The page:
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United Kingdom > Articles

United Kingdom

Ten Signs You're Becoming A Londoner

  Posted Friday June 16, 2017 (14:03:19)
(c) sergioricci on Pixabay
(c) sergioricci on Pixabay

It’s been a busy few weeks for London. The Big Smoke has been hit by a terrorist attack and suffered a devastating fire, yet still it has dusted itself down and carried on.

At times like these a lot gets said about the ‘Blitz Spirit’: the determination, resolution and downright stubbornness that saw the city survive the bombs and fires of Nazi aggression. This mindset ensured Londoners kept calm and carried on, shaking the debris of the night’s violence from their hair every morning and living their lives as best they could.

But the Blitz Spirit isn’t the only thing that makes a Londoner. You have to be born in the city to be a true Cockney, but generations of new arrivals have been welcomed into the capital and have made their homes there. Being born outside London doesn’t mean you can’t call yourself a citizen of the diverse bustling metropolis.

The busy, noisy city can be equally exciting and overwhelming for new arrivals, but for the initiated, it is a warren of secret passageways, hidden treasures and homely sanctuaries. It is also an exclusive club, where you can instantly find something in common with your fellow residents and share recommendations for new ways to enjoy the city.

The say that when you are tired of London you are tired of life, but with so much on offer, it’s hard to foresee anyone losing the lust for life in London. The city is rich in history and culture, blessed with calming parks and buzzing with bars, clubs and gigs. Whatever you are looking for, it can be found in the the city.

But just moving to London does not instantly qualify you as a Londoner; you must serve your apprenticeship and learn the ways of this spectacular place. You’ll need to learn how to navigate the tube, order in a pub, avoid awkward eye contact and understand the quirks of your fellow citizens.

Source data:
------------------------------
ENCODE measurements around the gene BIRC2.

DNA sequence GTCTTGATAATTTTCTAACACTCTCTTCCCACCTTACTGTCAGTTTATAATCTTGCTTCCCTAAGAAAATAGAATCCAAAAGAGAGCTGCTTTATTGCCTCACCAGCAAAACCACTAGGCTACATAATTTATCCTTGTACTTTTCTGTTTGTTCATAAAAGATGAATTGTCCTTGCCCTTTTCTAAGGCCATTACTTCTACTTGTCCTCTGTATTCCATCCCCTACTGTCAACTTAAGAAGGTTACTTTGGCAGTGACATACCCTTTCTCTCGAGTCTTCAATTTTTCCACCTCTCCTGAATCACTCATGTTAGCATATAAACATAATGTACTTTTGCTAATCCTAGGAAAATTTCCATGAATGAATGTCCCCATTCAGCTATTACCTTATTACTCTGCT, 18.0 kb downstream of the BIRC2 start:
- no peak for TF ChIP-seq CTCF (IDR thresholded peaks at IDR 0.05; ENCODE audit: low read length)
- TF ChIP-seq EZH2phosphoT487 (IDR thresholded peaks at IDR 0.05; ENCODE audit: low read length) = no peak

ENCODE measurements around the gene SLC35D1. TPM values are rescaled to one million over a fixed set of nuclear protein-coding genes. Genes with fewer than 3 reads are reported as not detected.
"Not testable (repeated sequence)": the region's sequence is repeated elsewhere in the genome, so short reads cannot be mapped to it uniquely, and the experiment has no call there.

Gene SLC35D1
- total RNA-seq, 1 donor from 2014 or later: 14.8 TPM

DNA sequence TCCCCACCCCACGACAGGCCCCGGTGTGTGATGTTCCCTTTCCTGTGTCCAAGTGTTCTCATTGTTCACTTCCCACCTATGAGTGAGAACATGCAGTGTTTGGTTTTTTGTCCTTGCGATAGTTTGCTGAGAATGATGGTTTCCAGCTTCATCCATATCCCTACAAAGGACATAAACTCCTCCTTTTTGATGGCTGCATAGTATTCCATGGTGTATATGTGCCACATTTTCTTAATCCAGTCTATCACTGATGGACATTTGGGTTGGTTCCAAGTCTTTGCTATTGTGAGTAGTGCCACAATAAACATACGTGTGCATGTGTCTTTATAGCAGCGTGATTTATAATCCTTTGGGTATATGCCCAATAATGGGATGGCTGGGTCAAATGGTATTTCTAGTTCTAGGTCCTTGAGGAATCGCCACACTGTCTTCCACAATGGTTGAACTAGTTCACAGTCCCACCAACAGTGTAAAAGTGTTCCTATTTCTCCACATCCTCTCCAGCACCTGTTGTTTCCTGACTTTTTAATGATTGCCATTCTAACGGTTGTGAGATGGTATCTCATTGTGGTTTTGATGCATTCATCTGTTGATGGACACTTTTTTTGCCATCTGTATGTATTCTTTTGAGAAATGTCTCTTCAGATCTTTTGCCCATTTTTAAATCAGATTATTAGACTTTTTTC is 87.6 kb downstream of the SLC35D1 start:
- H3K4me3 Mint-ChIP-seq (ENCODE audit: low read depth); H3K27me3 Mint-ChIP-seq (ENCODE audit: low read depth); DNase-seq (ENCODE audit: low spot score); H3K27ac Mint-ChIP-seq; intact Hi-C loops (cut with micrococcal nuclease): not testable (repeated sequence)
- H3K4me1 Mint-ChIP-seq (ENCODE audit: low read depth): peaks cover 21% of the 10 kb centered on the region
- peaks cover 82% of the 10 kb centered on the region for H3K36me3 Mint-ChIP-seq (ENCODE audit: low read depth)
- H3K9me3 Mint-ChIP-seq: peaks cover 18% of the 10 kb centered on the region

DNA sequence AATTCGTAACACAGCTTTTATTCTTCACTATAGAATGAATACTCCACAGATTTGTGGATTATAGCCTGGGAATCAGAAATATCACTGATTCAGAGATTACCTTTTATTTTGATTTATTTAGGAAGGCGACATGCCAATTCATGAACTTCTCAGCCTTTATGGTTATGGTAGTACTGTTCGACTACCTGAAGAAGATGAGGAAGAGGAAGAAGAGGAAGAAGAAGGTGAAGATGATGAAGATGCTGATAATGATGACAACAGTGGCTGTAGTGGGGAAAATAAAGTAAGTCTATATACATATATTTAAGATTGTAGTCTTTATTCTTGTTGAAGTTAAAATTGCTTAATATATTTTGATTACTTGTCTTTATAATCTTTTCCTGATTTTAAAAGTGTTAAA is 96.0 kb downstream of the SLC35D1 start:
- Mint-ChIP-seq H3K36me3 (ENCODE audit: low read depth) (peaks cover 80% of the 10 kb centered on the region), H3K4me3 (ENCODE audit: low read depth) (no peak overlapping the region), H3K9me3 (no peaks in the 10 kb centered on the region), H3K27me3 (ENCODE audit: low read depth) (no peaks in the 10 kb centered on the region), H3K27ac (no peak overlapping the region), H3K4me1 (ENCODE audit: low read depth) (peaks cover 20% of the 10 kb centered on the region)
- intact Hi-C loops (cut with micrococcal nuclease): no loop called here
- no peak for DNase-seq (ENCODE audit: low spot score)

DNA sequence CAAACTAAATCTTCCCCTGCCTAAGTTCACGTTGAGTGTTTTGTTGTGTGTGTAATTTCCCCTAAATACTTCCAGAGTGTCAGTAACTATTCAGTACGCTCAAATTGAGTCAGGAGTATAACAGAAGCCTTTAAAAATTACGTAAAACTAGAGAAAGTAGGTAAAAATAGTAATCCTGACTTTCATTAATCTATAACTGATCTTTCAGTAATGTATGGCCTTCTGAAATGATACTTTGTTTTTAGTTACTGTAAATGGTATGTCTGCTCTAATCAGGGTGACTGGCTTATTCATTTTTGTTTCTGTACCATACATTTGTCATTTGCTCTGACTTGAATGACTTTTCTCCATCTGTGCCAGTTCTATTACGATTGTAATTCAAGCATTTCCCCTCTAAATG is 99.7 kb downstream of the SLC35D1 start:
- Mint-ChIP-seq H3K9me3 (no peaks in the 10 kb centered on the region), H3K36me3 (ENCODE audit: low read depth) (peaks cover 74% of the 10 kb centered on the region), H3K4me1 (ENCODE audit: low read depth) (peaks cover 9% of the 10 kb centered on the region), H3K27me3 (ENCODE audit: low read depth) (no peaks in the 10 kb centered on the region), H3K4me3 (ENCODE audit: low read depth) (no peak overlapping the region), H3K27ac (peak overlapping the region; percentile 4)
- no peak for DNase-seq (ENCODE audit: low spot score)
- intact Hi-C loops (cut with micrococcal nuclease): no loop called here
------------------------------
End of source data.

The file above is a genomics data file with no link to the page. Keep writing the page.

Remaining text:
We’ve drawn up a list of ten traits common to Londoners. If you can relate to this list, you are well on your way to joining the club.


You’ve stopped being a tourist

London is steeped in history. You can eat organic Bolivian quinoa in a market that used to sell food to Romans, you can stand where kings and queens have been crowned or find the scars of war on modern buildings.

As you explore the city you will continually stumble across fascinating features old and new. From ancient ruins to modern artwork, the city incorporates her treasured past with the latest innovations.

New arrivals will wander agog at the secret past laid out in the open, like the grandeur of Leadenhall market hidden behind a department store. Movie locations mingle with buses and corner shops.

Having been in the city for a certain amount of time, the excitement eventually wears thin, transforming an ‘oh wow’ to a ‘huh, interesting’. Commuters will blithely stroll over the splendour of Tower Bridge and trudge by the glitter of the Shard.

You know you’re starting to settle when the thought of slow moving, stunned tourists slowing you down becomes an annoyance.


You carry a coffee mug with you

London loves its coffee. New York might be the city that never sleeps, but with a coffee shop on every corner Londoners must also spend their nights in caffeinated insomnia.



Londoners are highly caffeinated people
(c) Pexels


From freeze-dried instant and shop bought brews to artisan cold-brew mixed blends, Londoners are rarely seen without a cup of java in their hand. Brits may be passionate about tea, but Londoners are addicted to coffee.

In a busy, bustling city many people can’t afford the time to sit and sip a brew, electing instead to carry it with them. Trains, buses and pavements are aromatic with the smell of steaming java as citizens cradle paper cups and insulated mugs. If you are reading this with a coffee in your hand, you may already be a Londoner.


You know you Hammers from your Gunners

Legendary football manager Brian Clough once said “football is not a matter of life and death, it’s much more important than that.” For many Londoners the exploits of their sporting heroes are more important than their own daily lives, bringing drama to the weekday and tribal passion to matchday weekends.